## The main idea...

Principal components analysis (PCA) is a method to summarise, in a low-dimensional space, the variance in a multivariate scatter of points. In doing so, it provides an overview of linear relationships between your objects and variables. This can often act as a good starting point in multivariate data analysis by allowing you to note trends, groupings, key variables, and potential outliers. Further, if you have a data set with many variables and relatively few objects (i.e. a "large p, small n" table), PCA can help collapse these many variables into a few principal components (PCs), which can be used in further analyses.

Consider a data table with 40 objects (rows) and 5 variables (x1...x5; columns). A 5-dimensional scatter plot (i.e. a plot with 5 orthogonal axes) with each object's coordinates in the form (x1, x2, x3, x4, x5) is impossible to visualise and interpret. Roughly speaking, PCA attempts to express most of the variability in this 5-dimensional space by rotating it in such a way that a lower-dimensional representation will bring out most of the variability of the higher-dimensional space. A new set of axes (known as principal components) is created as a basis of the lower-dimensional representation. An illustration showing this for a simpler, 3-dimensional space is shown in Figure 1.

#### b

Figure 1: An intuitive sketch of PCA's aims. Panel a shows a 3-dimensional scatter plot in which the variability between the six points in box i is obscured. Panel b shows a rotation of the original axes to maximise the variability in a two dimensional space. The first principal component would be constructed in the direction of maximum scatter (i.e. maximum variability; dashed line). Subsequent PCs would be constructed in the same manner, however, must be orthogonal to (have no correlation with) all other PCs. The original variables would be rescaled as needed and may be represented in a biplot (Figure 2)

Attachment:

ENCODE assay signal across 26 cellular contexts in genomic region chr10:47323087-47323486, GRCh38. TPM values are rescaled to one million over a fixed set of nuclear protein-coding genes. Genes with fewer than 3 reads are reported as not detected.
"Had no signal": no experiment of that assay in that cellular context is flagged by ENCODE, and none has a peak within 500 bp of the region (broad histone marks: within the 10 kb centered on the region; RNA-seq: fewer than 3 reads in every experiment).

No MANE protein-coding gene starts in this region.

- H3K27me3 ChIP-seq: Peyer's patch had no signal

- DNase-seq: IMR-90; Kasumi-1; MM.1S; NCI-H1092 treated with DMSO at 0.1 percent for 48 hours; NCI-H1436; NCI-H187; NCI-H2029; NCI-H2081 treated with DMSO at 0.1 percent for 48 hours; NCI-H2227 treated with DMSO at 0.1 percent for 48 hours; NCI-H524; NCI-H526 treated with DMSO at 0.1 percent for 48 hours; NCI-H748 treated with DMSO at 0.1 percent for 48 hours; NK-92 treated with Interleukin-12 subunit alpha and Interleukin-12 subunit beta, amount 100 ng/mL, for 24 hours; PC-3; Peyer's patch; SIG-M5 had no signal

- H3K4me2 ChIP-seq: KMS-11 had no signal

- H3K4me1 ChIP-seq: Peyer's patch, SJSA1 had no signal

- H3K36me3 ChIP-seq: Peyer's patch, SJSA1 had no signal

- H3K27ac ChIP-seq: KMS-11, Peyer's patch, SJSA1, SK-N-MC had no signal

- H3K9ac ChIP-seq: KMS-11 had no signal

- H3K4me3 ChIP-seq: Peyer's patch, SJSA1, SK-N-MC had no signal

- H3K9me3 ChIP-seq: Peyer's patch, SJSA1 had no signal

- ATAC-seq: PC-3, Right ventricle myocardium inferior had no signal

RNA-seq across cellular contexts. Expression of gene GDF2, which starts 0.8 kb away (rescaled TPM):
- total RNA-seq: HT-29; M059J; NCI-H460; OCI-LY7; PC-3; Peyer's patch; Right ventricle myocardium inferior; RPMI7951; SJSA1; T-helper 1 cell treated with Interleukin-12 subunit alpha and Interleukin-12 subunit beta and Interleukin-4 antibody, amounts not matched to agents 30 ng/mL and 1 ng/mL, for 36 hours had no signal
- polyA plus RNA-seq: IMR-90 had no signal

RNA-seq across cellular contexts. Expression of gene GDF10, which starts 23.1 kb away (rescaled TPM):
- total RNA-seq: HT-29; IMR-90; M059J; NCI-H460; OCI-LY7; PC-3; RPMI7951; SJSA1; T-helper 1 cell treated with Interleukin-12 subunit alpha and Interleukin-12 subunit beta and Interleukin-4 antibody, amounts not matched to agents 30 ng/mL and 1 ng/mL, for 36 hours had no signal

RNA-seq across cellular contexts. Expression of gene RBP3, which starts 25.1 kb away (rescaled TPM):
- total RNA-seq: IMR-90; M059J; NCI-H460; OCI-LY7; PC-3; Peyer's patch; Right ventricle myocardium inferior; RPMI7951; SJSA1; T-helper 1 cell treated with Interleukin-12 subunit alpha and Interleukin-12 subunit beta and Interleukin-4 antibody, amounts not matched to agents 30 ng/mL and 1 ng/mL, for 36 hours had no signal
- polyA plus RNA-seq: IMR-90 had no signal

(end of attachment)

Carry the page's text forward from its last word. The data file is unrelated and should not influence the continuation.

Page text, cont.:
Linear combinations of the original variables are used to build the principal components (PCs). The first PC is placed through the scatter of points so as to maximise the amount of variation along it (Figure 1b). The same criterion applies to each subsequent PC calculated; however, each PC must be orthogonal to every other PC, that is, the covariance between each PC is strictly zero. If a few PCs capture most (70-90 %) of the variance in the original scatter, the PCA has been very successful in representing the variability in your data; however, ecological data sets are rarely summarised so well. Smaller amounts of total variance captured (30-40%) can also be informative. There are several methods to estimate the number of informative PCs generated by a PCA, such as the "broken stick model" and the Kaiser-Guttman criterion. See Jackson's (1993) discussion for insight into their effectiveness.

PCA thus aims to reduce the number of variables in large data sets and thereby assist interpretation. This is most often an initial step which will advise further analyses. PCs themselves can be extracted from a PCA result and used as new variables in subsequent analyses such as multiple regression. If this is done, the analyst must carefully consider what these PCs represent.